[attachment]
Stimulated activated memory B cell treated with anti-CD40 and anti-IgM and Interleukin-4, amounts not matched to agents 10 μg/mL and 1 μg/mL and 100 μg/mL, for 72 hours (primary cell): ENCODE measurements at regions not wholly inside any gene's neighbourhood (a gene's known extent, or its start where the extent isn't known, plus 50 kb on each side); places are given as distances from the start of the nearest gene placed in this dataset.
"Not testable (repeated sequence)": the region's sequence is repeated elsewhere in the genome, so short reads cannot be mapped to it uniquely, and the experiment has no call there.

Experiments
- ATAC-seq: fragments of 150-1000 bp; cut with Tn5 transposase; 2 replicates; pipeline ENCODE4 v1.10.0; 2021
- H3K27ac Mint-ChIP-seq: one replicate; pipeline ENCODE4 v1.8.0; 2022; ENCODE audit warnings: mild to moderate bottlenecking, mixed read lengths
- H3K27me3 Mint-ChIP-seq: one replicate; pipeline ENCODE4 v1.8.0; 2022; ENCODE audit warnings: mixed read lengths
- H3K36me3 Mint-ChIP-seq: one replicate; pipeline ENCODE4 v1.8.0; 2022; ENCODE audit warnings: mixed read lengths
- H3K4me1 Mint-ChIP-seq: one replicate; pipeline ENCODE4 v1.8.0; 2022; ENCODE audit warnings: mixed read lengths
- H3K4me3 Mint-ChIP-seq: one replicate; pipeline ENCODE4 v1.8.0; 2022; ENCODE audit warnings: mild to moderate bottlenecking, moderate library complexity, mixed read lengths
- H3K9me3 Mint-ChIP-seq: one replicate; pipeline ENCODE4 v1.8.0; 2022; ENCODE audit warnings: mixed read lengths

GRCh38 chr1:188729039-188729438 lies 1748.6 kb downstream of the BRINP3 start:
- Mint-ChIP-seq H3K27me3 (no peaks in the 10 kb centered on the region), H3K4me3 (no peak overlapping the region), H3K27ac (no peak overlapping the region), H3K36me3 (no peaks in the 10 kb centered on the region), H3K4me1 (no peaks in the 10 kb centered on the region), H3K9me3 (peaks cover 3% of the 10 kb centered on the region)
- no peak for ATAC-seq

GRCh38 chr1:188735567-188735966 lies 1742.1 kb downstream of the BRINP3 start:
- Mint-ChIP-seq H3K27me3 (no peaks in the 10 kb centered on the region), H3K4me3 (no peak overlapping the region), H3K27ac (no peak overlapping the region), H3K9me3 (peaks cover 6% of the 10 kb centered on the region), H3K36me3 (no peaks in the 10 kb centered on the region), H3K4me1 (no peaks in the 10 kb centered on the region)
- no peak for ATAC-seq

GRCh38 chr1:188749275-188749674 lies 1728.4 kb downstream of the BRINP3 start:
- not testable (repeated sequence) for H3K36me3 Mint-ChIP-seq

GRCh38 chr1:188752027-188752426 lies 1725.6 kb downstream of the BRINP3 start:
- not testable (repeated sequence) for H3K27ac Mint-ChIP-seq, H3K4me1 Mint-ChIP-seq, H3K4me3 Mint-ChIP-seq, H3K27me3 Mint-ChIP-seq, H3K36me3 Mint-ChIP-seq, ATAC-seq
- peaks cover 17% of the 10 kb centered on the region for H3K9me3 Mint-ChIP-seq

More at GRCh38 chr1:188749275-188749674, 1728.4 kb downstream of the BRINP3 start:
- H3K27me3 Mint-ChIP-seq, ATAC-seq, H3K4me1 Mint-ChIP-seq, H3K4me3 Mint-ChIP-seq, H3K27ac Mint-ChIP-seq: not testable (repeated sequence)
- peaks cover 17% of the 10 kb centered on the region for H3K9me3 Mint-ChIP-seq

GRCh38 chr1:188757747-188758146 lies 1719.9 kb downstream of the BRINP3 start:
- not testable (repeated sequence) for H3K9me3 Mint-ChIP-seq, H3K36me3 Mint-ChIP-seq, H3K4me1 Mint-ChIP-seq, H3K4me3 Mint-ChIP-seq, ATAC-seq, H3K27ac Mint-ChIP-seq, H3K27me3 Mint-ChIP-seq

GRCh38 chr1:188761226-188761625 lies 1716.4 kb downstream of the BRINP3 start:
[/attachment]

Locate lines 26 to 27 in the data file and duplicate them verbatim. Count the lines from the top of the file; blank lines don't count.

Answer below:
- not testable (repeated sequence) for H3K9me3 Mint-ChIP-seq, H3K36me3 Mint-ChIP-seq, H3K4me1 Mint-ChIP-seq, H3K4me3 Mint-ChIP-seq, ATAC-seq, H3K27ac Mint-ChIP-seq, H3K27me3 Mint-ChIP-seq

GRCh38 chr1:188761226-188761625 lies 1716.4 kb downstream of the BRINP3 start: